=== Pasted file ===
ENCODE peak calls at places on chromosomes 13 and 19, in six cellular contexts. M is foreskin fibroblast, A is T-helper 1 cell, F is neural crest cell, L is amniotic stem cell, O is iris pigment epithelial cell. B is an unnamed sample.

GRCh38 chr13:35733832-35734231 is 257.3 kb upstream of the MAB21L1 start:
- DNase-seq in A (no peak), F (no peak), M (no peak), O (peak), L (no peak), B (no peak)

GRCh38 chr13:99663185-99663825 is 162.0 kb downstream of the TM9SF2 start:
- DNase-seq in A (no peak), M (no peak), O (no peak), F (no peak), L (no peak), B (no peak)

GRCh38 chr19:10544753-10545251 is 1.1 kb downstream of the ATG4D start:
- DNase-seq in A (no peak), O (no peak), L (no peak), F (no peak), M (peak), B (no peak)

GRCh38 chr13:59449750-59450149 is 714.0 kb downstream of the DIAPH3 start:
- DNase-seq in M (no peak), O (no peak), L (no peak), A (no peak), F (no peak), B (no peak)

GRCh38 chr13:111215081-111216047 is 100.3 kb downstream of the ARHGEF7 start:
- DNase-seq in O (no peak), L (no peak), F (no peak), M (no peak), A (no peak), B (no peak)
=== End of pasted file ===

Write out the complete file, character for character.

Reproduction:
ENCODE peak calls at places on chromosomes 13 and 19, in six cellular contexts. M is foreskin fibroblast, A is T-helper 1 cell, F is neural crest cell, L is amniotic stem cell, O is iris pigment epithelial cell. B is an unnamed sample.

GRCh38 chr13:35733832-35734231 is 257.3 kb upstream of the MAB21L1 start:
- DNase-seq in A (no peak), F (no peak), M (no peak), O (peak), L (no peak), B (no peak)

GRCh38 chr13:99663185-99663825 is 162.0 kb downstream of the TM9SF2 start:
- DNase-seq in A (no peak), M (no peak), O (no peak), F (no peak), L (no peak), B (no peak)

GRCh38 chr19:10544753-10545251 is 1.1 kb downstream of the ATG4D start:
- DNase-seq in A (no peak), O (no peak), L (no peak), F (no peak), M (peak), B (no peak)

GRCh38 chr13:59449750-59450149 is 714.0 kb downstream of the DIAPH3 start:
- DNase-seq in M (no peak), O (no peak), L (no peak), A (no peak), F (no peak), B (no peak)

GRCh38 chr13:111215081-111216047 is 100.3 kb downstream of the ARHGEF7 start:
- DNase-seq in O (no peak), L (no peak), F (no peak), M (no peak), A (no peak), B (no peak)